Impulse buys are the bane of American budgets, with the average person spending $1,350 per year on unplanned purchases. I?m no stranger to the pull of a spontaneous purchase, having made a few questionable impulse buys in recent years. To avoid being further ensnared by my own bad habits, I?ve explored the triggers and types of impulse buys to help develop a list of ways to avoid them altogether.
What is it about the quick high of an impulse buy that we love so much? According to Psychology Today, there are several culprits that contribute to the overwhelming desire to have something, even if we never knew it existed before walking through the door.
The sheer pleasure of getting something new is the simplest explanation for an impulse buy. Consider how it felt as a kid to be handed something brand-new; it likely made you feel special and incredibly happy, even if just for a moment. Fast-forward to adulthood and that feeling is transformed into one of empowerment, and consumers who feel powerless in other areas of their lives can turn to shopping to feel in control.
Other triggers are more hardwired in nature. For example, our collective desire to take advantage of a good deal is rooted in our species? hunter-gatherer days, where stocking up on available supplies meant the difference between life and death. While our circumstances these days are thankfully less profound, the instinctual desire to save time or money remains. Further, we don?t want to miss out on a good deal and feel badly in the future for not having purchased it. This is referred to as loss aversion and is embodied by this popular retail slogan: ?Hurry! This offer won?t last.?
Checkout lines are designed to ensnare us into temptation, teaming with sodas, candy bars, celebrity magazines and other items that appear random but are actually quite strategic. Pysch Central outlines the following four types of impulse buys — do these scenarios sound familiar?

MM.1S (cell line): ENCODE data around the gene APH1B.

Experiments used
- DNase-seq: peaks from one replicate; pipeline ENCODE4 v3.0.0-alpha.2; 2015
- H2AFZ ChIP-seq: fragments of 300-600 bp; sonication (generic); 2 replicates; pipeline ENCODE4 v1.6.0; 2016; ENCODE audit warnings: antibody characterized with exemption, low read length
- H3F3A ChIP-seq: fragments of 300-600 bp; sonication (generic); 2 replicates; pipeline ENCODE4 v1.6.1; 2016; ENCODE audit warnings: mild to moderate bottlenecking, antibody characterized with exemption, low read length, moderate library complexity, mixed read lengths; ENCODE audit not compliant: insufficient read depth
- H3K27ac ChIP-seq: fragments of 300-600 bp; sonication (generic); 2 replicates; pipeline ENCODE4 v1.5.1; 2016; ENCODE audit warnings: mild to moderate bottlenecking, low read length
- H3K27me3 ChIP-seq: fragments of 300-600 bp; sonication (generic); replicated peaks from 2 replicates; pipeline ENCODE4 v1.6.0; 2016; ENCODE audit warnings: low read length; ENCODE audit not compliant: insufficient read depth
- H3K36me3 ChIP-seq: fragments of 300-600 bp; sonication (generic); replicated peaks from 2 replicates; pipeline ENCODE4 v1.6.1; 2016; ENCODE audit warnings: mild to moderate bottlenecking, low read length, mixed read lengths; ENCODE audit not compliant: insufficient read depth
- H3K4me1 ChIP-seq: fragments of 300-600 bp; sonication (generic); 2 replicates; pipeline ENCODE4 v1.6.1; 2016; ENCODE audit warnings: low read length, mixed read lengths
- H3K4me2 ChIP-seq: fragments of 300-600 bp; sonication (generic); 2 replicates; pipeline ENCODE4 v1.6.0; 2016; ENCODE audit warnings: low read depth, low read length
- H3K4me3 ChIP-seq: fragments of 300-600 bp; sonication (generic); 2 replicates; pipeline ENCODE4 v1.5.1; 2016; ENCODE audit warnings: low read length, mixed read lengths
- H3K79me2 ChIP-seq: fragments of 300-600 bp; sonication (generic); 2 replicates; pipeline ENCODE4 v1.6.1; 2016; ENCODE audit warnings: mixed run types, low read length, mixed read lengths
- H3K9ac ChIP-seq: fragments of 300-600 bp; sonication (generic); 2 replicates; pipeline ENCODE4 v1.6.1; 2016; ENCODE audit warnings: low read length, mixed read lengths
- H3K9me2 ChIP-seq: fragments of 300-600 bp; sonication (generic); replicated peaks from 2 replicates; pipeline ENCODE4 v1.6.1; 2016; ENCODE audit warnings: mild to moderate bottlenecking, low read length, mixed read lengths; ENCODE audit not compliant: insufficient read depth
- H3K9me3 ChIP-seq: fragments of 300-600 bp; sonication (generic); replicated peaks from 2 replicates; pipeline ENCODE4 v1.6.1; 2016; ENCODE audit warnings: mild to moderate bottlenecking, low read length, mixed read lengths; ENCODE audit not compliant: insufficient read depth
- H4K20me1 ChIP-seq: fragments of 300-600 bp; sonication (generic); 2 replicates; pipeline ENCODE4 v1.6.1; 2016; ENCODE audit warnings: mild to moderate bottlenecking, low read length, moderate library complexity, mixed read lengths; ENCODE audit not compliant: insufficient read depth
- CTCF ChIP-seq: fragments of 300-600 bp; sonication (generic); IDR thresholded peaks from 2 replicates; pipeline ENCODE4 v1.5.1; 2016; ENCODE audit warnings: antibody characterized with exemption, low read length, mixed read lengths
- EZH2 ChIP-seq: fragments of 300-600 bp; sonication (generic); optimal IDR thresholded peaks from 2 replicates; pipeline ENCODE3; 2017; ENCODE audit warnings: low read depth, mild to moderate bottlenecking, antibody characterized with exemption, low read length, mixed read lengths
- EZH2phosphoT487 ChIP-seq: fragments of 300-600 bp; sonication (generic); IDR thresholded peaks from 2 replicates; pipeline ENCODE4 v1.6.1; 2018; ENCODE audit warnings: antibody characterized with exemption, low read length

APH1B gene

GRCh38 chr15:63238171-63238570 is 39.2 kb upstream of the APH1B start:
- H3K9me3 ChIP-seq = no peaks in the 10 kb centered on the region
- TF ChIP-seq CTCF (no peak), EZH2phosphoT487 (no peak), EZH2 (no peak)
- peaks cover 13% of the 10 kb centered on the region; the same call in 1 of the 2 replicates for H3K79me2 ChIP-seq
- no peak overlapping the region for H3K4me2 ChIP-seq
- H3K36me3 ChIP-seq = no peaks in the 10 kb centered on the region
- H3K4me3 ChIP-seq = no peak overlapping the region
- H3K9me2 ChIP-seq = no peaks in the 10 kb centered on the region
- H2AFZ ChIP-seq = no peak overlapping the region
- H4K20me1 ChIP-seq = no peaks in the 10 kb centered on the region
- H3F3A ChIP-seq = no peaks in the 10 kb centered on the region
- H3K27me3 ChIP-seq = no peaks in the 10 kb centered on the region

Suggestion: You buy a ?fun size? bag of M&Ms because seeing them makes you crave chocolate.
Reminder: Walking by the end cap of AAA batteries prompts you to toss a package in your cart because your TV remote needs some new juice.
Planned: You receive a coupon in the mail for Bath & Body Works, so you make a plan to purchase a few soaps and fragrances because they?re such a good deal.
Pure: Something catches your eye in the store, and while it?s completely unlike anything you?ve purchased before, you buy it because it?s really neat.
Everyone has fallen victim to impulse buys and I?m no exception. With our own behavior and marketers? sneaky tactics working against us, how can you and me avoid these budget busters? ?Read on for a few strategies I use to skip unplanned purchases, plus confessions of when I just couldn?t resist.
Know Your Triggers
Understanding what compels you to buy on impulse is crucial to curbing the habit. Going shopping out of boredom used to be my thing, but recognizing it as a bad habit helped influence my decisions to cultivate a yoga practice, start running and engage in other activities. Removing yourself from an impulse-buying situation — like getting food delivered to save on groceries — is the most effective and easiest way to avoid overspending.